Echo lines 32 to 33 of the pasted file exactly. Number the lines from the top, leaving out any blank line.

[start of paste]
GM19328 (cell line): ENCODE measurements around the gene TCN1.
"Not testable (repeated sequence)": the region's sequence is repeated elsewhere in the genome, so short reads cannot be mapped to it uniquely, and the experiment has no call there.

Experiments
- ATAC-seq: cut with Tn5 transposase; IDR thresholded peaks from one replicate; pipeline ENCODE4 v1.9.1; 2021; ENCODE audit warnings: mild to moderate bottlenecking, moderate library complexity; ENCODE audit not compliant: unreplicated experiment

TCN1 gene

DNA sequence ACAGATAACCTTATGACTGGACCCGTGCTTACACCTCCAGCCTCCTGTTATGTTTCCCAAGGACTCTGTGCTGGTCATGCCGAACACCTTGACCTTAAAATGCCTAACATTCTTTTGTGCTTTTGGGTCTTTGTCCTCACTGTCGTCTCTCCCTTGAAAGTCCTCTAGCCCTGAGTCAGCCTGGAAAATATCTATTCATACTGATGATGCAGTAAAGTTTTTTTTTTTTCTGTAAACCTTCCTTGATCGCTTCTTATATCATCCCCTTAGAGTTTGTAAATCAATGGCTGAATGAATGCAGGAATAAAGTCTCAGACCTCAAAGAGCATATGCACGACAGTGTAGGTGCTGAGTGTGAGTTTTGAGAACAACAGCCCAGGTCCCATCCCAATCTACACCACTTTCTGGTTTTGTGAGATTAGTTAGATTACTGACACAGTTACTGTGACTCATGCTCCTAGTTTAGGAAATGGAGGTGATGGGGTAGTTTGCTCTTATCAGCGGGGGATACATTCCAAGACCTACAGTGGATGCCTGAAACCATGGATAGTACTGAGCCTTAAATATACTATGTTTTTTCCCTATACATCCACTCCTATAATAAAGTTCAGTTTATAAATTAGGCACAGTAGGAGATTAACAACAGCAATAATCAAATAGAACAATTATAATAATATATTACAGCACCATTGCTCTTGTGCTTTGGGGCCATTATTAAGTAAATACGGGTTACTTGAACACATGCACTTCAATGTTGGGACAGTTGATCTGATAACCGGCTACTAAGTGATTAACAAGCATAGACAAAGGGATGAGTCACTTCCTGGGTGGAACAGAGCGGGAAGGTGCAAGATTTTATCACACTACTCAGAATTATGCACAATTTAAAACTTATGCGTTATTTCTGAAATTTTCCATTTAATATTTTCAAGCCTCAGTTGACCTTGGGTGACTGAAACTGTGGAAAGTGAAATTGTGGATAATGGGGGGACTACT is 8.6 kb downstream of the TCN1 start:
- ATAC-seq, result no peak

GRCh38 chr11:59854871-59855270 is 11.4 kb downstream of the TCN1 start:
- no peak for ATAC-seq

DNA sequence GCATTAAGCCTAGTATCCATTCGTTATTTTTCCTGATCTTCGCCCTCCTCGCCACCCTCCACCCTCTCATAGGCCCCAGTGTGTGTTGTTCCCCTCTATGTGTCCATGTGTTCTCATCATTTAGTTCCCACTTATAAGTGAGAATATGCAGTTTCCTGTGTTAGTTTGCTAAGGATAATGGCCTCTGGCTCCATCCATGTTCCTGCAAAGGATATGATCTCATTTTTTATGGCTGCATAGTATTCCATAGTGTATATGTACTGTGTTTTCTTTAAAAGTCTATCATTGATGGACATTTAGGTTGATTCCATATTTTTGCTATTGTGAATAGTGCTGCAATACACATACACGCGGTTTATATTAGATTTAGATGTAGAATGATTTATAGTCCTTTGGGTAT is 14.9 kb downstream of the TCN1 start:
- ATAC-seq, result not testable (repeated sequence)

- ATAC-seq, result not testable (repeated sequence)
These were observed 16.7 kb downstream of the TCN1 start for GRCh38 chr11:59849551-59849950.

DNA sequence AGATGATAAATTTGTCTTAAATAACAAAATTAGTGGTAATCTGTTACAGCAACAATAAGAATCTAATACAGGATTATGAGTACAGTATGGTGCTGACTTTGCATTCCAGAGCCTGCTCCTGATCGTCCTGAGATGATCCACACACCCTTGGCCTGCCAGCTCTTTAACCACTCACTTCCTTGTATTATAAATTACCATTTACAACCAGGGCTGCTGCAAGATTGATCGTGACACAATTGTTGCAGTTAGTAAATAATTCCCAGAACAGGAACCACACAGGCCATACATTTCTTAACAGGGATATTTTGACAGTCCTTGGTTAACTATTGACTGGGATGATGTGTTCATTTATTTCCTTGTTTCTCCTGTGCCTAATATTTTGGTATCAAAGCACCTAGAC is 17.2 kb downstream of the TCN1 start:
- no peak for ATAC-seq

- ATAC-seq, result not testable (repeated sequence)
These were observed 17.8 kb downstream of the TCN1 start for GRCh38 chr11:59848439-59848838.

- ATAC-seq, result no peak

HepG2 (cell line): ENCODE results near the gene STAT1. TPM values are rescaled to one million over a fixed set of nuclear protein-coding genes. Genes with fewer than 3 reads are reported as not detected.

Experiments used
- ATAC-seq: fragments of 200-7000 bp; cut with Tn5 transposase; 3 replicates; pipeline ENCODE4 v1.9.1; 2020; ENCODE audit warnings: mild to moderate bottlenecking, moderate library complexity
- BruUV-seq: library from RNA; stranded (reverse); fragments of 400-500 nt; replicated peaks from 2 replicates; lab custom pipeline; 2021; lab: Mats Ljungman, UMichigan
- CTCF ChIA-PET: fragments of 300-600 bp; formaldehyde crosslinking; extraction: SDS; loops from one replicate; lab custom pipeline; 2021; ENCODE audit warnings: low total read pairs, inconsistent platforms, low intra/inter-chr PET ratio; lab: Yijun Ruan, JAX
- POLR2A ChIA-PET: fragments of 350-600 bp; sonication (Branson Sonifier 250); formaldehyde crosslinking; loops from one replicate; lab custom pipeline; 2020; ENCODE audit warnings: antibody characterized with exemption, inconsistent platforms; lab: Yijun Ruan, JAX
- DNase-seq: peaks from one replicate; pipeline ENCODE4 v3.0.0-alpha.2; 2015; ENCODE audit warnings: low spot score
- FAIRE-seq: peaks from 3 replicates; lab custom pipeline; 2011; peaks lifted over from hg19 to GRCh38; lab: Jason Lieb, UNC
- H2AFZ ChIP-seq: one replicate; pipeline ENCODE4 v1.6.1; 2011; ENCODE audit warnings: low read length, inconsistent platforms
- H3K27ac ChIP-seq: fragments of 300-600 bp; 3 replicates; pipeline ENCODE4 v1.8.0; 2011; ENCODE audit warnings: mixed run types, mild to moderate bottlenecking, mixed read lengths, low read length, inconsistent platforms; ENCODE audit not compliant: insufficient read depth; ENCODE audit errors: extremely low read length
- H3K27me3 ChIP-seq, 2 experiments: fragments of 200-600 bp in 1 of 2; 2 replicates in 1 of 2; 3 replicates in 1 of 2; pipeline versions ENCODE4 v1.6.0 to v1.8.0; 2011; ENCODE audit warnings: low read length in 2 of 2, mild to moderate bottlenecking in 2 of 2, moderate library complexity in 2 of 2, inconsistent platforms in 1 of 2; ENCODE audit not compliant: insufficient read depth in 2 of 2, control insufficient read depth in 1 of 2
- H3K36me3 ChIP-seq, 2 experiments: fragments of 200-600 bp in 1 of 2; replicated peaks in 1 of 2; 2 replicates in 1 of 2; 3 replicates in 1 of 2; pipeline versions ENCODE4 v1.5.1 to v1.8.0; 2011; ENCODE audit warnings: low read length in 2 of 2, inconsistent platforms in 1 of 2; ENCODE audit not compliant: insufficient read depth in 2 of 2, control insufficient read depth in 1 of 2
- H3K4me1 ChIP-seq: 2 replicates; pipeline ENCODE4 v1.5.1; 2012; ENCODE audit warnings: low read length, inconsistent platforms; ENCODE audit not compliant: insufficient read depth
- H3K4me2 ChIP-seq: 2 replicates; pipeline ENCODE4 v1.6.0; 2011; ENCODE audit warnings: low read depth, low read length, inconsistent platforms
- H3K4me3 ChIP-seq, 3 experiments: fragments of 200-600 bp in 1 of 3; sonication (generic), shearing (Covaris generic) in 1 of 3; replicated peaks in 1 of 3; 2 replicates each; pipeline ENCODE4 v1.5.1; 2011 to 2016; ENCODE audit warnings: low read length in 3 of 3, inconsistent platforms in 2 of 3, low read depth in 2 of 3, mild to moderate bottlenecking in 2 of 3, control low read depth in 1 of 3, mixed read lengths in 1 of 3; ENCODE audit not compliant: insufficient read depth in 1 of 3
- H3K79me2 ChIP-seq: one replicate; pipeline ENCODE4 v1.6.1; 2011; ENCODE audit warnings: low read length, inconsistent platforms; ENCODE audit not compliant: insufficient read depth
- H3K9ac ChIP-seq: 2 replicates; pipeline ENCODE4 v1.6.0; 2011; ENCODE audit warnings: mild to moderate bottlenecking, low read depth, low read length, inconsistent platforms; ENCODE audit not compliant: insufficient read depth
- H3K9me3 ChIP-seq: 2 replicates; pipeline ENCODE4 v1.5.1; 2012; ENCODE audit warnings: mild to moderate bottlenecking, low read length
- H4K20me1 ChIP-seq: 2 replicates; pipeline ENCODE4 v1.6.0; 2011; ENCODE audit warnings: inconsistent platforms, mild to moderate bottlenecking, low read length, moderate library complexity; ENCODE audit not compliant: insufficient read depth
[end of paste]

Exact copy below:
- H3K4me2 ChIP-seq: 2 replicates; pipeline ENCODE4 v1.6.0; 2011; ENCODE audit warnings: low read depth, low read length, inconsistent platforms
- H3K4me3 ChIP-seq, 3 experiments: fragments of 200-600 bp in 1 of 3; sonication (generic), shearing (Covaris generic) in 1 of 3; replicated peaks in 1 of 3; 2 replicates each; pipeline ENCODE4 v1.5.1; 2011 to 2016; ENCODE audit warnings: low read length in 3 of 3, inconsistent platforms in 2 of 3, low read depth in 2 of 3, mild to moderate bottlenecking in 2 of 3, control low read depth in 1 of 3, mixed read lengths in 1 of 3; ENCODE audit not compliant: insufficient read depth in 1 of 3